Connecticut Employment Law Blog Insight on Labor & Employment Developments for Connecticut Businesses

Summer Cleanup: Get Your Personnel Files Policies and Procedures Set

Posted in Human Resources (HR) Compliance, Laws and Regulations, Legislative Developments, Wage & Hour

As you’ve no doubt noticed, I’ve taken a few days off from the blog to attend to the logistics that a new job entails and also attend the ABA Annual Meeting earlier this week.  There have been some interesting developments in both the FLSA and FMLA the last few days so look for posts on those topics and the ABA meeting soon.

In the meantime, I’ve had several discussions with people lately about the implications that Connecticut’s revised Personnel Files Act will have on their companies on October 1st — the law’s effective date.

I’ve previously summarized the law in a prior post here so I won’t repeat all I said there.

The most frustrating provision is the new Sec. 31-128b(c) which states as follows:

Each employer shall provide an employee with a copy of any documentation of any disciplinary action imposed on that employee not more than one business day after the date of imposing such action. Each employer shall immediately provide an employee with a copy of any documented notice of that employee’s termination of employment.

There are a few issues that come out of this:

  • First, the requirement to provide a copy of any documentation of any disciplinary action is a new one. More than that, it needs to be done ”not more than one business day” after imposing the action.  Is that the date that the decision is made or told to employee? What about a suspension that takes place the following week; is it the date the suspension first occurs or some other date?
  • But then suppose the employee is out of the office on suspension, will mailing a copy of the notice suffice? If so, when is the notice effective? The date of mailing or date of receipt? What about e-mail? These questions are left unanswered though you have to think from an enforcement perspective that the CTDOL will adopt some type of reasonableness standard along with this.  (Remember too that any violations of the Act are to be handled by the department itself.)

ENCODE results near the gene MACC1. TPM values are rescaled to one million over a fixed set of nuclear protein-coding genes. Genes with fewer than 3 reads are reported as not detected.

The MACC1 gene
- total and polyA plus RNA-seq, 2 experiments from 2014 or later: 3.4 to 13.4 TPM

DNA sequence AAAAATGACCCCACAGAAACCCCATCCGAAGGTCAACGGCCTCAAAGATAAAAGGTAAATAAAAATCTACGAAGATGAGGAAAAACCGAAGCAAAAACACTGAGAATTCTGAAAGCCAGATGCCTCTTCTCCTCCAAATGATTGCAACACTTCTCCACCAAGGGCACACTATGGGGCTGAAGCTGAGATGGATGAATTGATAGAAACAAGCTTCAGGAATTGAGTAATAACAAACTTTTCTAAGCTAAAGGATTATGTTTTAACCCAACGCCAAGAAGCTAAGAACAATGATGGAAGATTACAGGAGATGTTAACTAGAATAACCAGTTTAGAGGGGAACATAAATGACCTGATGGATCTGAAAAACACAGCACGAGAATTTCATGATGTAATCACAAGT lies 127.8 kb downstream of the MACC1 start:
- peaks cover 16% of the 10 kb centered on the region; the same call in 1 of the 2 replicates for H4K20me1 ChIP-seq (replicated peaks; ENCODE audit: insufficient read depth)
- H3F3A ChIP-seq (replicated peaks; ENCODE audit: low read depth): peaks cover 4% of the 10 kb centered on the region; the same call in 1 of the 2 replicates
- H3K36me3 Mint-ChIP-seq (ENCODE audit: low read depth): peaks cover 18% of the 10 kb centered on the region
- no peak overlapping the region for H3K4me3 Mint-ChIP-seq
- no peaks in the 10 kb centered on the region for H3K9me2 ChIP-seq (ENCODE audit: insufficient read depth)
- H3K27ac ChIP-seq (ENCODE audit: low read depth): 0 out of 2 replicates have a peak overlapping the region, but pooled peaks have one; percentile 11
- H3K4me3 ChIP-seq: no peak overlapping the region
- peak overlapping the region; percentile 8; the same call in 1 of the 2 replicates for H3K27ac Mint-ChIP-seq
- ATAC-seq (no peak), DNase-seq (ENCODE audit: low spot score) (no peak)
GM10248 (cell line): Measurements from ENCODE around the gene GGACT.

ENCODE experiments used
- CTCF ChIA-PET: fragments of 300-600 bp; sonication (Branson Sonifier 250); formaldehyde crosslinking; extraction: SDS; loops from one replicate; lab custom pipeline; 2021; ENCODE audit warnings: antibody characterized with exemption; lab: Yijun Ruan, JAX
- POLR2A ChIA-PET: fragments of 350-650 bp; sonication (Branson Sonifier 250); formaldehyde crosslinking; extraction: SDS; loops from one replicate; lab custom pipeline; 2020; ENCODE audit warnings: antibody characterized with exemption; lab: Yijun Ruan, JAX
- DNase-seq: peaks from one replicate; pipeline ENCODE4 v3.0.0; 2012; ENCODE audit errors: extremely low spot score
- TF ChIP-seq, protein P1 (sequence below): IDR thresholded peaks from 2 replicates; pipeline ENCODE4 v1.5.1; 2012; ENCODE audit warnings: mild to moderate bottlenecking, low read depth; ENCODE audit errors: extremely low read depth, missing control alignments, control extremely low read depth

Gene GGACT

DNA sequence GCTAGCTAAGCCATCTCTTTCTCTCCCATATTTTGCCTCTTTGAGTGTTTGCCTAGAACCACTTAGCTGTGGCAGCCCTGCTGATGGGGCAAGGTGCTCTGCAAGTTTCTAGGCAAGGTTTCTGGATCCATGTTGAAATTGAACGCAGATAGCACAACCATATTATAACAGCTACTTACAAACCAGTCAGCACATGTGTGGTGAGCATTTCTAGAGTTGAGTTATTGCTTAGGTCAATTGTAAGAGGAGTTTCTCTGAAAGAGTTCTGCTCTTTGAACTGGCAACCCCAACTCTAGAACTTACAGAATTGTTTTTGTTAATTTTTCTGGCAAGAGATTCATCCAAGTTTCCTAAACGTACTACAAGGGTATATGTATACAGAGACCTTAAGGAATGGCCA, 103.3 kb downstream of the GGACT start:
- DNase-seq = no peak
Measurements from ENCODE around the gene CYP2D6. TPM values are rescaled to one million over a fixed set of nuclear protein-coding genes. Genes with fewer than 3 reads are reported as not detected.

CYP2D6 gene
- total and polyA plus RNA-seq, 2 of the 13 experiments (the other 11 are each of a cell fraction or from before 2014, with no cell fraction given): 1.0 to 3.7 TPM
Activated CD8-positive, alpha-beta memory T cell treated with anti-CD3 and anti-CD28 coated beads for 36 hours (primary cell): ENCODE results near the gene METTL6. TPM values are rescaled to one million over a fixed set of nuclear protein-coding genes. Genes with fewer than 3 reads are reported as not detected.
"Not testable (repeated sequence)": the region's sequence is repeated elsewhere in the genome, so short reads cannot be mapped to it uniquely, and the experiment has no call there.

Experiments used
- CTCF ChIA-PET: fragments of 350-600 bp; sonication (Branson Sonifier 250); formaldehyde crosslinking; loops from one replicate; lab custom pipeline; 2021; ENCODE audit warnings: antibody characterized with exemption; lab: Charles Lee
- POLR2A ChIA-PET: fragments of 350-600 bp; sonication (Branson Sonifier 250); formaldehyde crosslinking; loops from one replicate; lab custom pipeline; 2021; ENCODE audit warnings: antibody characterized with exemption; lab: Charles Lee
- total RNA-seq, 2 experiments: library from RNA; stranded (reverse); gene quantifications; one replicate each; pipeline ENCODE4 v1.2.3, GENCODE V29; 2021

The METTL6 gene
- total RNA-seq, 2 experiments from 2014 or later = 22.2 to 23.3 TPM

• But the issues go on: look at the phrase “any documentation of any disciplinary action imposed on that employee”.  What is exactly the scope of ”any documentation”? Just the notice of the discipline itself? Or everything leading up to it too, including an investigation? The reasonable interpretation would seem to suggest just the actual discipline itself, but will the CTDOL take a similar position for enforcement purposes?
  • Next up, when an employee’s employment is terminated, the employer must “immediately” provide a copy of any documented notice.  What about a notification over the phone with a followup letter? Does that satisfy the purposes of the statute? After all, in some instances, it may be impractical to bring an employee who has been suspended back to the workplace just to fire him or her.  Again, the new law leaves this bit confusing too.

There are, of course, other issues to deal with on this new law.  Employers have about 6 weeks left to update their policies and figure out how to deal with requests for personnel files too.  Time is ticking so be sure to consult with your local employment counsel if you are unsure how to proceed.